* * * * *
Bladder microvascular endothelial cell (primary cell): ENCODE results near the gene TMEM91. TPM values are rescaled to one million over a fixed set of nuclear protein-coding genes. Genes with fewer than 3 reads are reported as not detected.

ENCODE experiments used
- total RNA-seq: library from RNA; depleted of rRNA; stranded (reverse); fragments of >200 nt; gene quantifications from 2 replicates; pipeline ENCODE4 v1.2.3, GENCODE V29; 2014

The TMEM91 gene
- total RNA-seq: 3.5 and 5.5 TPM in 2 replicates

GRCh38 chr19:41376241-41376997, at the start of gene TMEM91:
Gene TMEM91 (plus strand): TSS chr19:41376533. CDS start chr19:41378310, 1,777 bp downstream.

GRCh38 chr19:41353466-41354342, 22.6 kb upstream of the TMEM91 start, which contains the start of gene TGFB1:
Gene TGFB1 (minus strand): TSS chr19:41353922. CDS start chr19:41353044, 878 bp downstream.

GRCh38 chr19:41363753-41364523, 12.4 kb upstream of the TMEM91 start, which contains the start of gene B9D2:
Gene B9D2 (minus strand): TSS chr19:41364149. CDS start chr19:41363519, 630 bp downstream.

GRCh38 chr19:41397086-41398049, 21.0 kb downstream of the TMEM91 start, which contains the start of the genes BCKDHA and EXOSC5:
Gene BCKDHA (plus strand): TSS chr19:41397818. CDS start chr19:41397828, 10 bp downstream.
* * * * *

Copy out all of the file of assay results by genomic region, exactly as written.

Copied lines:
Bladder microvascular endothelial cell (primary cell): ENCODE results near the gene TMEM91. TPM values are rescaled to one million over a fixed set of nuclear protein-coding genes. Genes with fewer than 3 reads are reported as not detected.

ENCODE experiments used
- total RNA-seq: library from RNA; depleted of rRNA; stranded (reverse); fragments of >200 nt; gene quantifications from 2 replicates; pipeline ENCODE4 v1.2.3, GENCODE V29; 2014

The TMEM91 gene
- total RNA-seq: 3.5 and 5.5 TPM in 2 replicates

GRCh38 chr19:41376241-41376997, at the start of gene TMEM91:
Gene TMEM91 (plus strand): TSS chr19:41376533. CDS start chr19:41378310, 1,777 bp downstream.

GRCh38 chr19:41353466-41354342, 22.6 kb upstream of the TMEM91 start, which contains the start of gene TGFB1:
Gene TGFB1 (minus strand): TSS chr19:41353922. CDS start chr19:41353044, 878 bp downstream.

GRCh38 chr19:41363753-41364523, 12.4 kb upstream of the TMEM91 start, which contains the start of gene B9D2:
Gene B9D2 (minus strand): TSS chr19:41364149. CDS start chr19:41363519, 630 bp downstream.

GRCh38 chr19:41397086-41398049, 21.0 kb downstream of the TMEM91 start, which contains the start of the genes BCKDHA and EXOSC5:
Gene BCKDHA (plus strand): TSS chr19:41397818. CDS start chr19:41397828, 10 bp downstream.